LAWFUEL – Legal Newswire – Washington, D.C.– The Securities and Exchange Commission announced today that early results from the Penny Quoting Pilot program show lowered trading costs for retail trades. An analysis of reports from the options exchanges by the Commission’s Office of Economic Analysis indicate that the Pilot has been successful in narrowing average quoted spreads, which enables investors to trade options at better prices. The reduction in spreads also has led to a reduction in payment for order flow.
The Penny Quoting Pilot began in January 2007 after SEC Chairman Christopher Cox urged each of the options exchanges to begin quoting a limited number of options in pennies.
“The Penny Quoting Pilot is showing that smaller increments can result in better prices for investors,” said Chairman Cox. “As we consider expanding the pilot to a broader number of options, however, we will want to proceed carefully to assure that the market quality in these options will improve, and that market participants can process the increased volume of quotations.”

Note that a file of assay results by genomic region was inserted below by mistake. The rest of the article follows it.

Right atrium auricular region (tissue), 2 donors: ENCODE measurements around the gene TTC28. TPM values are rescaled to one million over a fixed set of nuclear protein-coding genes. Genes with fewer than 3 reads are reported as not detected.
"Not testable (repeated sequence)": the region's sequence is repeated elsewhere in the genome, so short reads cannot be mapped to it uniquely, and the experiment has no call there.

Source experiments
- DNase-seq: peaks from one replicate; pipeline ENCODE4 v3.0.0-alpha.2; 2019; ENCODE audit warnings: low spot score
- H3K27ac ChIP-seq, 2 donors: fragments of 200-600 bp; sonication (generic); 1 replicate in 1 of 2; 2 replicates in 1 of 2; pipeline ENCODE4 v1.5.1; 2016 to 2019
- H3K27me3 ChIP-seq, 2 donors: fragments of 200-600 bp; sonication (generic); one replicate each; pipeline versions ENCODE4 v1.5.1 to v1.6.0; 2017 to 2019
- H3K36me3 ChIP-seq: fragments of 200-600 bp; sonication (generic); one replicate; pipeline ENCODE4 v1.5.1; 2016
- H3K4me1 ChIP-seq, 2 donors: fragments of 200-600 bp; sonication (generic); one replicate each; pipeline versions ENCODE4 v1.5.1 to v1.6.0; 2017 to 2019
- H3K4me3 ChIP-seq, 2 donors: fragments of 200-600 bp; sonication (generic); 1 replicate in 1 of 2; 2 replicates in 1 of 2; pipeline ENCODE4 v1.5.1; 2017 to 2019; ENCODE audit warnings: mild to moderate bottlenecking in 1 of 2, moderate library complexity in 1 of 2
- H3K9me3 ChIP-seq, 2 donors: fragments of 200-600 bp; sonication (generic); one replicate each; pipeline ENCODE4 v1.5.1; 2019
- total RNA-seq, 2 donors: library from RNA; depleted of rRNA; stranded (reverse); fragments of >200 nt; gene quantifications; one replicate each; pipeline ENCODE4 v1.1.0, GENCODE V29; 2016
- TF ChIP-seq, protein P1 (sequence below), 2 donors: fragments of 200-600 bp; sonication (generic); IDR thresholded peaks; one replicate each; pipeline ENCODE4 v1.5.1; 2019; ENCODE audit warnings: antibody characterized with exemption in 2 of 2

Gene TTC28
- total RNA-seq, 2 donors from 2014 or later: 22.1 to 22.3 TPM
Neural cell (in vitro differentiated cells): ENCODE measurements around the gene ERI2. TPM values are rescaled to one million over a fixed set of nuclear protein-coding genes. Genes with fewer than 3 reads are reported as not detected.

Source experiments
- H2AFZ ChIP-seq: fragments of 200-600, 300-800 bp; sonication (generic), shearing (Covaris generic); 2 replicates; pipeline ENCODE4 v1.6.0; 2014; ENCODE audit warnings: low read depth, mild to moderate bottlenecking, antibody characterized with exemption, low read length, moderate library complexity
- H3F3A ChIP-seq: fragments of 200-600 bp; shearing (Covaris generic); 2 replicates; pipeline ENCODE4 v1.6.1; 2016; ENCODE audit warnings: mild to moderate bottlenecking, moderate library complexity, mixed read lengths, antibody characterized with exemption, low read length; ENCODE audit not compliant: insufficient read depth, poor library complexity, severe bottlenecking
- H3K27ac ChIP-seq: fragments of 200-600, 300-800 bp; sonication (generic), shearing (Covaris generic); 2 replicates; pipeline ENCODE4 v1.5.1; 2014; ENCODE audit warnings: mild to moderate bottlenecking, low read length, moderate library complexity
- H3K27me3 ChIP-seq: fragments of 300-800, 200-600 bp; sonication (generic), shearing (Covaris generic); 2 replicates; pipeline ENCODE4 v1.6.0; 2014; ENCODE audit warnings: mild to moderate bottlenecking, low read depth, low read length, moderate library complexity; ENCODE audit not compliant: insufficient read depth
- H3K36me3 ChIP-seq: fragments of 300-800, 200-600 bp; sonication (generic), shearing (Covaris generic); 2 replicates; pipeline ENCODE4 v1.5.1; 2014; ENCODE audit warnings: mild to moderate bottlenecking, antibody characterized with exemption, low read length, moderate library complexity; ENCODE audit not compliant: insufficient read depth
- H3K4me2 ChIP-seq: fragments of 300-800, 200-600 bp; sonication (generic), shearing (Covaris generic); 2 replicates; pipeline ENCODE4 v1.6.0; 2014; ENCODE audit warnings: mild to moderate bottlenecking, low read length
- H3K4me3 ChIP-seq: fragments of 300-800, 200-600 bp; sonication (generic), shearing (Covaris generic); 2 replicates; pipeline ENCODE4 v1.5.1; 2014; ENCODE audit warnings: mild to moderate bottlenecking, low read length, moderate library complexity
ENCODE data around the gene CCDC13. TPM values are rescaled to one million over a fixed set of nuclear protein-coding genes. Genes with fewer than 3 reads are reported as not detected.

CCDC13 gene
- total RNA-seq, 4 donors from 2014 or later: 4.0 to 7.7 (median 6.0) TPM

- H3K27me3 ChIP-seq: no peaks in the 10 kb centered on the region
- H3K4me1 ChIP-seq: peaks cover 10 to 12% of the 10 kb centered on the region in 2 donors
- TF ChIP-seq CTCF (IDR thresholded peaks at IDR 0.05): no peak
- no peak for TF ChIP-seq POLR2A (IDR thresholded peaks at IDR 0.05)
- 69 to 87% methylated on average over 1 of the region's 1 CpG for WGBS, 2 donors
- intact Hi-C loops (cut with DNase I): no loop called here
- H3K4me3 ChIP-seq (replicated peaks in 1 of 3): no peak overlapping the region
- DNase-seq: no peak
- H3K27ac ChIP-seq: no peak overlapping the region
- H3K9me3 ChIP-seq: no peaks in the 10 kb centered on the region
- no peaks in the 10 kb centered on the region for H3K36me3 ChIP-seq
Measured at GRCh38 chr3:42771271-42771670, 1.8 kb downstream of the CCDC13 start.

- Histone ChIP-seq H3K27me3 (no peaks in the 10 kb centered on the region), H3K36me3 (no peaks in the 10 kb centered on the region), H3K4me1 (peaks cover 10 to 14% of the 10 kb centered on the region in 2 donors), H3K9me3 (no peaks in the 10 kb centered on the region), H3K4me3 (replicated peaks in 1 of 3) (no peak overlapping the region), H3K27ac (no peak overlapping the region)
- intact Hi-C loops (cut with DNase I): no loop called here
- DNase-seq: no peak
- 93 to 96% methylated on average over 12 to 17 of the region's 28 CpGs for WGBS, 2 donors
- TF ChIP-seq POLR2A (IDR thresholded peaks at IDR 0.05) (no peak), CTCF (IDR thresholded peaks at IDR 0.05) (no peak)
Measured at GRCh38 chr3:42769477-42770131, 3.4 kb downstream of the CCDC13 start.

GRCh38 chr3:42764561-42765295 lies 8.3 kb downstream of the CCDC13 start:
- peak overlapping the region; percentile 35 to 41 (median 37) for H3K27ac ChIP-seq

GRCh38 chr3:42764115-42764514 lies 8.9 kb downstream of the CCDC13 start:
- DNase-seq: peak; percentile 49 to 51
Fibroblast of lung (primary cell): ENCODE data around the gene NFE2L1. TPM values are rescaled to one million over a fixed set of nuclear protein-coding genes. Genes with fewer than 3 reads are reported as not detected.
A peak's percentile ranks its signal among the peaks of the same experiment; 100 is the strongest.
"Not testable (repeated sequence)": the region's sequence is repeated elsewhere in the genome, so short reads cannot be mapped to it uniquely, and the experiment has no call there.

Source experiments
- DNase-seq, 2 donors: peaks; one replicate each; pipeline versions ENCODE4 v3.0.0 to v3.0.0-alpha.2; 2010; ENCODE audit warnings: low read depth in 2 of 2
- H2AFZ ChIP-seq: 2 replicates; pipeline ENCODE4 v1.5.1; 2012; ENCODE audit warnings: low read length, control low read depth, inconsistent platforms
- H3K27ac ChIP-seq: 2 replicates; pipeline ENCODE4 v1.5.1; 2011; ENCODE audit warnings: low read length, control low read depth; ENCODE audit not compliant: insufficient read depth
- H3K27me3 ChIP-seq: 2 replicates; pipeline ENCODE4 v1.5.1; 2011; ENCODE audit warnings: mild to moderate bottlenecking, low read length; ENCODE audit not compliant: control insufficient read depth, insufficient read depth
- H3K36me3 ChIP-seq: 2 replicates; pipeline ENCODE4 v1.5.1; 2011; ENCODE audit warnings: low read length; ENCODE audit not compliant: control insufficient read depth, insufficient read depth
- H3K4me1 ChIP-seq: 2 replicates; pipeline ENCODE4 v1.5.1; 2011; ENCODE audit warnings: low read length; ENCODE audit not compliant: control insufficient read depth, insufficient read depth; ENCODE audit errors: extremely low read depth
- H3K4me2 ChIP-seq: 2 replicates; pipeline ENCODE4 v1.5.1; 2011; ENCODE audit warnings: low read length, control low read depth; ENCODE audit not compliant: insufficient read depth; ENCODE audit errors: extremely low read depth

The Penny Quoting Pilot has reduced the size quoted at the best price. This result is consistent with the move to penny quoting in stocks. Nonetheless, the average size of the best quote in the Pilot options is still large enough to fill the average individual investor order.
At the same time, the number of quotations in these options has increased appreciably. This increase has been handled by the exchanges and the Options Price Reporting Authority without disruptions in the dissemination of quotes.
The Commission has not concluded that penny quoting in all options is appropriate. Before approving exchange rules to expand the Pilot, the Commission will carefully analyze the results of the Pilot in assessing which additional options would most benefit investors if quoted in smaller increments. The Penny Quoting Pilot is scheduled to end on July 25, 2007.
The reports from the options exchanges can be found on their Web sites: